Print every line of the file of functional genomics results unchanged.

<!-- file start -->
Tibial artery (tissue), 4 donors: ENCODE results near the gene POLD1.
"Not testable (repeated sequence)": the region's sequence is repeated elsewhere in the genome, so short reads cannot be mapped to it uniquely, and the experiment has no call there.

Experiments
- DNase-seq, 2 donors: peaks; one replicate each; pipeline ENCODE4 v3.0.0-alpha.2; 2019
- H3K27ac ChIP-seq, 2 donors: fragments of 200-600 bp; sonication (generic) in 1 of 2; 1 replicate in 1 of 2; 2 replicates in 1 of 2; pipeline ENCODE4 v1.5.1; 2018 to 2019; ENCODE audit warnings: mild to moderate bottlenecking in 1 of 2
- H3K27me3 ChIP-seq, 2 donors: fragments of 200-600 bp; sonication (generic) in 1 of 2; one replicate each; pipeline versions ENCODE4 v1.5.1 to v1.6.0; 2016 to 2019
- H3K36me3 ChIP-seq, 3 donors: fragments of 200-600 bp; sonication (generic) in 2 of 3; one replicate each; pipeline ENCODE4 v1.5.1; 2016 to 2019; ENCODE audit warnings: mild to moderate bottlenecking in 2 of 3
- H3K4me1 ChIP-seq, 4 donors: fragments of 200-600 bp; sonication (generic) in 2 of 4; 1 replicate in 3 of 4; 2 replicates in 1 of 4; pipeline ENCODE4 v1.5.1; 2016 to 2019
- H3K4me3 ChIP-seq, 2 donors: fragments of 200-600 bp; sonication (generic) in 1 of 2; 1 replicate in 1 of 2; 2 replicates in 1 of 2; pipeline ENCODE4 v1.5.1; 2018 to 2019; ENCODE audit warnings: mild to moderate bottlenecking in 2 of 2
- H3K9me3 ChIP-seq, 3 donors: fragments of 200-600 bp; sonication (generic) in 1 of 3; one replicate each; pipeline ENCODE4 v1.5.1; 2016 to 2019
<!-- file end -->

Tibial artery (tissue), 4 donors: ENCODE results near the gene POLD1.
"Not testable (repeated sequence)": the region's sequence is repeated elsewhere in the genome, so short reads cannot be mapped to it uniquely, and the experiment has no call there.

Experiments
- DNase-seq, 2 donors: peaks; one replicate each; pipeline ENCODE4 v3.0.0-alpha.2; 2019
- H3K27ac ChIP-seq, 2 donors: fragments of 200-600 bp; sonication (generic) in 1 of 2; 1 replicate in 1 of 2; 2 replicates in 1 of 2; pipeline ENCODE4 v1.5.1; 2018 to 2019; ENCODE audit warnings: mild to moderate bottlenecking in 1 of 2
- H3K27me3 ChIP-seq, 2 donors: fragments of 200-600 bp; sonication (generic) in 1 of 2; one replicate each; pipeline versions ENCODE4 v1.5.1 to v1.6.0; 2016 to 2019
- H3K36me3 ChIP-seq, 3 donors: fragments of 200-600 bp; sonication (generic) in 2 of 3; one replicate each; pipeline ENCODE4 v1.5.1; 2016 to 2019; ENCODE audit warnings: mild to moderate bottlenecking in 2 of 3
- H3K4me1 ChIP-seq, 4 donors: fragments of 200-600 bp; sonication (generic) in 2 of 4; 1 replicate in 3 of 4; 2 replicates in 1 of 4; pipeline ENCODE4 v1.5.1; 2016 to 2019
- H3K4me3 ChIP-seq, 2 donors: fragments of 200-600 bp; sonication (generic) in 1 of 2; 1 replicate in 1 of 2; 2 replicates in 1 of 2; pipeline ENCODE4 v1.5.1; 2018 to 2019; ENCODE audit warnings: mild to moderate bottlenecking in 2 of 2
- H3K9me3 ChIP-seq, 3 donors: fragments of 200-600 bp; sonication (generic) in 1 of 3; one replicate each; pipeline ENCODE4 v1.5.1; 2016 to 2019